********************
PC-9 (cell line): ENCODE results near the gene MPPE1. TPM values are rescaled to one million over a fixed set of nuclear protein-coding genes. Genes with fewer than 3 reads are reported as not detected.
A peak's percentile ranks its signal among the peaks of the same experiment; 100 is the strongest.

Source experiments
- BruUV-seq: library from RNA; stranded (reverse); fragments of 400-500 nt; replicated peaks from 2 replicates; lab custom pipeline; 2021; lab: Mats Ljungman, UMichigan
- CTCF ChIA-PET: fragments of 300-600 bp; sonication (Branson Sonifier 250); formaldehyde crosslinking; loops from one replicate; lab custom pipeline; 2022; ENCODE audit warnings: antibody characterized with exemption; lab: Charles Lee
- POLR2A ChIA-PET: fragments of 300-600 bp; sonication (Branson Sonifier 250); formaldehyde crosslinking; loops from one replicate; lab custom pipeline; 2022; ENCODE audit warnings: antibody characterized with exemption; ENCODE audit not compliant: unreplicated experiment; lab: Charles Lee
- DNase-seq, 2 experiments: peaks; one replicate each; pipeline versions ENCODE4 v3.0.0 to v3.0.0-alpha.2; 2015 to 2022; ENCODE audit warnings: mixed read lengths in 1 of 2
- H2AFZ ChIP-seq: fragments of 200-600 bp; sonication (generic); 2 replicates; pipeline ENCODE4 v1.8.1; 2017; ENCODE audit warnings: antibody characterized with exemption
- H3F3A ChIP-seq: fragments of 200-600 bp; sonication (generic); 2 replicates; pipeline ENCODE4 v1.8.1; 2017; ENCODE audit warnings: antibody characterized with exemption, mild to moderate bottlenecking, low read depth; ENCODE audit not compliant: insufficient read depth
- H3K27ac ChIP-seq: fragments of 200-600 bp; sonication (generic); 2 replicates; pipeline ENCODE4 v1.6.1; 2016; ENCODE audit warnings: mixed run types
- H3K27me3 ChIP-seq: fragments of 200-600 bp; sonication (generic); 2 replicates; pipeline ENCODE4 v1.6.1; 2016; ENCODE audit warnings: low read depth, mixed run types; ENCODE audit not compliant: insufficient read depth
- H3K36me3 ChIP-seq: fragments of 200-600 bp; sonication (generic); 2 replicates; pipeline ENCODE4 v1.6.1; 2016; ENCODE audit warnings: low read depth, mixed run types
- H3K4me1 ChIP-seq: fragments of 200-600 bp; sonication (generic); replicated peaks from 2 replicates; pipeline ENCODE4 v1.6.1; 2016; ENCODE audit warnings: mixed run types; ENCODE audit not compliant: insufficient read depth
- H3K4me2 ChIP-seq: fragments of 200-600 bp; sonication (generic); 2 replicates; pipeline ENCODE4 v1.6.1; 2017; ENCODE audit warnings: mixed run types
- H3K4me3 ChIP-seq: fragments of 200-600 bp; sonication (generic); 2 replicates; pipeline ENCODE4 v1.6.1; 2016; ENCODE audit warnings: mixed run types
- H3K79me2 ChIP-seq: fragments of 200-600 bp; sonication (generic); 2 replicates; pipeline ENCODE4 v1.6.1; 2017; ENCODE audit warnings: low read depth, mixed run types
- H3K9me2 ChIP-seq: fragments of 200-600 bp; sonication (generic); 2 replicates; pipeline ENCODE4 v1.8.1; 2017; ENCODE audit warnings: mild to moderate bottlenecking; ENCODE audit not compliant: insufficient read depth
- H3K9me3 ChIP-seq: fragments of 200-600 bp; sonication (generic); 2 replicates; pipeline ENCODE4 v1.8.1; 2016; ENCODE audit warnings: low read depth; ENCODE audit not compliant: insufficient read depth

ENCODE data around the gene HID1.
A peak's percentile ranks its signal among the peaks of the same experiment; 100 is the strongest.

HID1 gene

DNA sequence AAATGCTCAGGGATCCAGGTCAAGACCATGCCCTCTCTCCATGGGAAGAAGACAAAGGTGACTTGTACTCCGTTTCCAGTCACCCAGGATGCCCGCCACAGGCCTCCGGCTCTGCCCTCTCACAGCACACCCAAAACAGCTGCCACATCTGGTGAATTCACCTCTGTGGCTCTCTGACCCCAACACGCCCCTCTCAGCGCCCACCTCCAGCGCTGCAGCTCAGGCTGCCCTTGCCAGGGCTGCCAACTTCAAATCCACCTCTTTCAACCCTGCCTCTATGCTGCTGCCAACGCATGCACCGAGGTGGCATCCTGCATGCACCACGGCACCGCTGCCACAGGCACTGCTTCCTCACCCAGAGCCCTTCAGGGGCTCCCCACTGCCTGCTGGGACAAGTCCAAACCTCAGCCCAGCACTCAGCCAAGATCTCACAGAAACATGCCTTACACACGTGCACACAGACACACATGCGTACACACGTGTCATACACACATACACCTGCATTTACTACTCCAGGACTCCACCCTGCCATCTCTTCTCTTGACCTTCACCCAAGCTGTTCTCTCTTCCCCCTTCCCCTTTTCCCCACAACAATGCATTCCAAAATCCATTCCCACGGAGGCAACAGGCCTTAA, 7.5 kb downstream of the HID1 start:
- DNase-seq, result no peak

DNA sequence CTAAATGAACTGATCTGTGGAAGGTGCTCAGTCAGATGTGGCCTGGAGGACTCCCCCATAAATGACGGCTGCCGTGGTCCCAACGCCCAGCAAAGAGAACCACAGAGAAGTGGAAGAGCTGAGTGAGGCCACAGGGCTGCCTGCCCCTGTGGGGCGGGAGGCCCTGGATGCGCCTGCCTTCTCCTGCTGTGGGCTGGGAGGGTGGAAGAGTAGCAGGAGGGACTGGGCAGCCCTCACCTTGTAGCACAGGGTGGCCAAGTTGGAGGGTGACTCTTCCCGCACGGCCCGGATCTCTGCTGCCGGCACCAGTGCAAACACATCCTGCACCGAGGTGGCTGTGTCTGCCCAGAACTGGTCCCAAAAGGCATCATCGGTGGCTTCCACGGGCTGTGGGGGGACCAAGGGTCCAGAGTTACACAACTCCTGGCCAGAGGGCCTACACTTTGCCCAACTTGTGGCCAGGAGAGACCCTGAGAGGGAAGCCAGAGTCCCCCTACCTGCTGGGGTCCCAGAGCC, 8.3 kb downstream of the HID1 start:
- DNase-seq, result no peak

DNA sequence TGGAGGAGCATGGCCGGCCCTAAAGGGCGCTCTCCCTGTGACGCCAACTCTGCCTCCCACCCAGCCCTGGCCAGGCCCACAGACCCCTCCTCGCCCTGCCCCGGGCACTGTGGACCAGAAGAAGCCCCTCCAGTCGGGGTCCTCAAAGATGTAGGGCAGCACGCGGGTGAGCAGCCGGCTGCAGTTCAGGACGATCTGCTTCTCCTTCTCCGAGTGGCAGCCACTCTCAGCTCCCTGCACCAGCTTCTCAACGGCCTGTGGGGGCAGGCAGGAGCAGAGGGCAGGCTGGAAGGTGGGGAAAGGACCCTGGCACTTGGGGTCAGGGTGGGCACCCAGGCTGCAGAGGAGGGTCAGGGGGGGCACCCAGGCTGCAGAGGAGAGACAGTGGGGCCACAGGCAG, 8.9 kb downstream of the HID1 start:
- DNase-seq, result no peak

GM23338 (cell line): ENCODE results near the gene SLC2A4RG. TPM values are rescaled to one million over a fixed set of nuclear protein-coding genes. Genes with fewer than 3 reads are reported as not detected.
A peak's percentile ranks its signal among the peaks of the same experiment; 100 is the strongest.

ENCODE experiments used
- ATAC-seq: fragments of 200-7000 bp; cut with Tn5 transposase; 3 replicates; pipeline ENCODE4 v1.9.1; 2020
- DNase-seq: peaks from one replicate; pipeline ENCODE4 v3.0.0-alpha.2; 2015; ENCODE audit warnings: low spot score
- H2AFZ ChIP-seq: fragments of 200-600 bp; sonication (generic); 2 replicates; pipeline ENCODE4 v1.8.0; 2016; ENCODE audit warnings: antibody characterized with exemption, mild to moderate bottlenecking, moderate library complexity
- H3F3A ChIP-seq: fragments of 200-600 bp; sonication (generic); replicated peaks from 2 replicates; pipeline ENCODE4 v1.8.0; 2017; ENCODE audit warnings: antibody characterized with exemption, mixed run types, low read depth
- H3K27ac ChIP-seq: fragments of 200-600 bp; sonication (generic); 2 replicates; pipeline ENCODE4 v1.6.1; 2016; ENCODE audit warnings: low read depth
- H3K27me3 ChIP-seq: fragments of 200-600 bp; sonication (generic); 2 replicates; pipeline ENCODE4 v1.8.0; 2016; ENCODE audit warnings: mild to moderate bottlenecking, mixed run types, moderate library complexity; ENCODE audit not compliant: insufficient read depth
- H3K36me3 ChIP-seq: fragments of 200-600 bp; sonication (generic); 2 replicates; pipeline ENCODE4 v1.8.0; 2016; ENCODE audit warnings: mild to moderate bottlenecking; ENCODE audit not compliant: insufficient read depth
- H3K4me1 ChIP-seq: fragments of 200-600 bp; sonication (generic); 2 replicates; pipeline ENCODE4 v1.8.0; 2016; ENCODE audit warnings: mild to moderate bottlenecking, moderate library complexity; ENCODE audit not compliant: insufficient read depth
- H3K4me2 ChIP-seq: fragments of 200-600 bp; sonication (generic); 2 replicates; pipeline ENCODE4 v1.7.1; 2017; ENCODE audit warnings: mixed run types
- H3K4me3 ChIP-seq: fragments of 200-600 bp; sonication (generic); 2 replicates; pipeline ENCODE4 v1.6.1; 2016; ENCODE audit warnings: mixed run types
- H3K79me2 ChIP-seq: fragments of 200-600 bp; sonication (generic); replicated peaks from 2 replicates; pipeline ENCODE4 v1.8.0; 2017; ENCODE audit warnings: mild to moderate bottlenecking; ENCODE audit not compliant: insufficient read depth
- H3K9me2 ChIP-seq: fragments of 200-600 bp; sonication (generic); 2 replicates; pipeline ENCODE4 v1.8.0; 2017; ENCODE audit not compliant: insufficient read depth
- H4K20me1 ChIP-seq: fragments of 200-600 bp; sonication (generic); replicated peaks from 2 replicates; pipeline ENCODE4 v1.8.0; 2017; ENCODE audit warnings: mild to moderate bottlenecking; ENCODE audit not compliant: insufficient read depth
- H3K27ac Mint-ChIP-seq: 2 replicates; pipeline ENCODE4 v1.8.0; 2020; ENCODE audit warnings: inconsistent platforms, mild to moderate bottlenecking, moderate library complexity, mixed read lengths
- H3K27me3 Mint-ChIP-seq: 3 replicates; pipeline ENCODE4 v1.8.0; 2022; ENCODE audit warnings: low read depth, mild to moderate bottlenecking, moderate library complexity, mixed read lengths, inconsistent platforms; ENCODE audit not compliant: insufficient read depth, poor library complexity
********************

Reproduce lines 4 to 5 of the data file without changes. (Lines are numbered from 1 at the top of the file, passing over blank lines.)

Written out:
- BruUV-seq: library from RNA; stranded (reverse); fragments of 400-500 nt; replicated peaks from 2 replicates; lab custom pipeline; 2021; lab: Mats Ljungman, UMichigan
- CTCF ChIA-PET: fragments of 300-600 bp; sonication (Branson Sonifier 250); formaldehyde crosslinking; loops from one replicate; lab custom pipeline; 2022; ENCODE audit warnings: antibody characterized with exemption; lab: Charles Lee